2) I think the idea of multi-team dual meets on Saturdays is great, but they too may soon be on the way out. I recommend double-elimination tournaments for individual wrestlers. I endorse the practice of each school entering two (or even more) wrestlers in each weight class to keep everyone on the team emotionally invested, because every wrestler will know that a match is upcoming. If team scores are kept, simply count the outcome of each team’s top-seeded wrestlers only. For what it’s worth, this is a very common practice in Alaska, because some of the city teams are very large (120+, 9-12), while those in the Bush (rural Alaska) may consist of just one or two wrestlers. Traveling distances often involve long ferry rides or plane travel. Teams MUST make their expensive trips worthwhile. Know that it’s not uncommon to have two wrestlers from THE SAME SCHOOL compete for league and state titles up here.

    3) The elimination of overtime matches won’t happen, but I recommend letting tie team scores remain that way. Bag all of this eighth and ninth criteria stuff and save it for team dual competitions. There is much in life that is neither a win, nor a loss. Young people AND their coaches, parents, and fans need to learn how to deal with those situations as much as they need to learn how to win and lose!

    Unfortunately, any ideas that other readers or I present here will go nowhere at this point…

    Good luck to all as your season winds down!

    Steve Fisher,
    Anchorage, Alaska

  10. I don’t ref a ton, but in my travels this season at the junior high level in York/Adams counties, I have seen more teams with extra bodies at the middle and upper end of the weights and not the lower ones. Without the massive weight sucking there was in the past, maybe these weights will work better?

  11. Where can we find the details on the scientific study you reference?. Last year, the NHFS inforatoin stated that it was based on a sample of 195,000 wrestelrs over a 4 year period several years ago. That would be only a small percentage of actual wrestlers over this time period.

    My main issue is why they are providing spots at weights that are considered overweight adn/or obese even for a 19 year old, while taking away spots for lower weights.

  12. Betsy,

    The study was conducted by the National Federation of High Schools in conjunction with the National Wrestling Coaches Association. NFHS looked at the weight distribution of 195,000 wrestlers, then calculated weights classes that slotted approximately 7.14 percent of those wrestlers in each weight class. What the study showed nationwide is that there are a fair number of upper weight class wrestlers participating, thus the decision to add an upper class weight in the low 180-pound range.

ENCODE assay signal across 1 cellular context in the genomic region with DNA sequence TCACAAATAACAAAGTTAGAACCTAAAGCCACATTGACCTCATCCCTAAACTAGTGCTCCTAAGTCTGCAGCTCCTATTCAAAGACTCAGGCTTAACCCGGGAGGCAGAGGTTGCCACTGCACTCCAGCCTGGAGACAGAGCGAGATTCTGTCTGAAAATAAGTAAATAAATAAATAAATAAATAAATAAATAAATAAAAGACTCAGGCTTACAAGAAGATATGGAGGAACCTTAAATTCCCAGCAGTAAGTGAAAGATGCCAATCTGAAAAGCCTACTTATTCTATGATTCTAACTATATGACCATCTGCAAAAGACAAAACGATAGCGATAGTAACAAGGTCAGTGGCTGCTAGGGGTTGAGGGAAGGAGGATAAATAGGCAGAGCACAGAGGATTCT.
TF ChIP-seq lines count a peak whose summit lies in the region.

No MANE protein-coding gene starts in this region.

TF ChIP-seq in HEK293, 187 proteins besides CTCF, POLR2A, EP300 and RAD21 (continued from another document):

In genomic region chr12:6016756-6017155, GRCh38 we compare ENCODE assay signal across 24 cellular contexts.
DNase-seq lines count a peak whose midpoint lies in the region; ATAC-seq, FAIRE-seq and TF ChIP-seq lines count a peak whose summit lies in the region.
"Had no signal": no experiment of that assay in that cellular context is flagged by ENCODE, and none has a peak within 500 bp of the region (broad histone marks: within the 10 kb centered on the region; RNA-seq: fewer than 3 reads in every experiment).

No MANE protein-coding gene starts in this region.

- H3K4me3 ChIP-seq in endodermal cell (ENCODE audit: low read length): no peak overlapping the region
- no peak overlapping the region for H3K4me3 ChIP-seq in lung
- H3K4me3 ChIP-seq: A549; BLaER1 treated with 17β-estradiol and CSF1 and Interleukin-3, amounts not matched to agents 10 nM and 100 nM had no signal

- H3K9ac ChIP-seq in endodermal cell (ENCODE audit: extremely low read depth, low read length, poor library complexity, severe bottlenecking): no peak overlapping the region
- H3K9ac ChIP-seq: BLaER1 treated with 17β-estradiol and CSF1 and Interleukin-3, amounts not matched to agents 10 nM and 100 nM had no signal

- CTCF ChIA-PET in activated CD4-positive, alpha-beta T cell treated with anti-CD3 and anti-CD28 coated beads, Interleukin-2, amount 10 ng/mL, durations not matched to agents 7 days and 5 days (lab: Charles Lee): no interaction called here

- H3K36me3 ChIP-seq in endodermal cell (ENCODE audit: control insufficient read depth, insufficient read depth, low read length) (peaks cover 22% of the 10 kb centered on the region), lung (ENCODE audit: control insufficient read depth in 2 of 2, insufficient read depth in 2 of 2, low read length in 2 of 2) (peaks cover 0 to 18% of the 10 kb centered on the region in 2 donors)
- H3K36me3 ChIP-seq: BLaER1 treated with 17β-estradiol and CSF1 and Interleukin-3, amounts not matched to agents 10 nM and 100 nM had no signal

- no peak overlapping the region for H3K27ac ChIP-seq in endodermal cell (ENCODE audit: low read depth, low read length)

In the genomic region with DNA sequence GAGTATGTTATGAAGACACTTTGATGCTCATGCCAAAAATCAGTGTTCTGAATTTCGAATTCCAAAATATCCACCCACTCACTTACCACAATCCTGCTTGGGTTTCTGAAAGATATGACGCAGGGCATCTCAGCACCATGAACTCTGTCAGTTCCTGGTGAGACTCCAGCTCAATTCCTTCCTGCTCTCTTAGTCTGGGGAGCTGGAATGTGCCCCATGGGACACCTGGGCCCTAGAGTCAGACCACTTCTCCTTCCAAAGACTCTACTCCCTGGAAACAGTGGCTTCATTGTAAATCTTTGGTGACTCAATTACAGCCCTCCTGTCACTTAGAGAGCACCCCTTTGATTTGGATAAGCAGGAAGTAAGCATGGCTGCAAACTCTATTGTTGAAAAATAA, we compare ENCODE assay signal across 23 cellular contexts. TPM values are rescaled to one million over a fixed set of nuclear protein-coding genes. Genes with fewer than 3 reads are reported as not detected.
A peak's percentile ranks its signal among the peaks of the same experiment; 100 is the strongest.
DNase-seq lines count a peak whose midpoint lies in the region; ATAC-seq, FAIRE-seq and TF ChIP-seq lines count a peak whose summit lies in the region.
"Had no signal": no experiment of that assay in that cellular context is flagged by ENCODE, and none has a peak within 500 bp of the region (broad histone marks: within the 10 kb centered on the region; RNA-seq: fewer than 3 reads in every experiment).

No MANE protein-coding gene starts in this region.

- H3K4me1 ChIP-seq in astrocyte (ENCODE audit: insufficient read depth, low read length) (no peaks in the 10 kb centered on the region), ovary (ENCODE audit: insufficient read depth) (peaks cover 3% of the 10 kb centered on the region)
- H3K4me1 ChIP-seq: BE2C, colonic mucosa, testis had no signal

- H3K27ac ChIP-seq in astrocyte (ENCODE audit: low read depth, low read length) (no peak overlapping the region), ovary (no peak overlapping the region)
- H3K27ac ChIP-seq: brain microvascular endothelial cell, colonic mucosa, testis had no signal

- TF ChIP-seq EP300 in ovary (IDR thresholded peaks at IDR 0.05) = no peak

The proposed new weights – 182, 195, and 200 – are considered obese for persons who do not reach a certain height and exceed a certain level of body fat, but are not obese for a person who does not meet the obesity standards. Often, larger high school athletes are not obese at all.

  13. The average junior or senior in school ranges from 140 to 178 lbs. Very few upper classmen weigh less than 112 pounds. There are many more kids weighing above 180 lbs than those weighing less than 112 pounds. There is also a huge issue in wrestling with kids losing a lot of weight while they are still growing. For a kid who weighs 178 Ibs it seems like a huge jump to 189 and then he is forced to lose weight to 171. There needs to be another weight class between. As far as the comment regarding obesity that standard is ancient. An athlete generally carries 15 to 30 pounds more than that chart due to having more muscle than the average kid. Personally it seems people are arguing for the lower weights so there freshman or sophomore getting a starting position. Freshman can still wrestle Jr High. I do not think adding a weight class of 182 will cause more forfeits. It may prevent the kid who doesn’t make the line up at 171 getting hurt trying to wrestle someone 20 pounds heavier.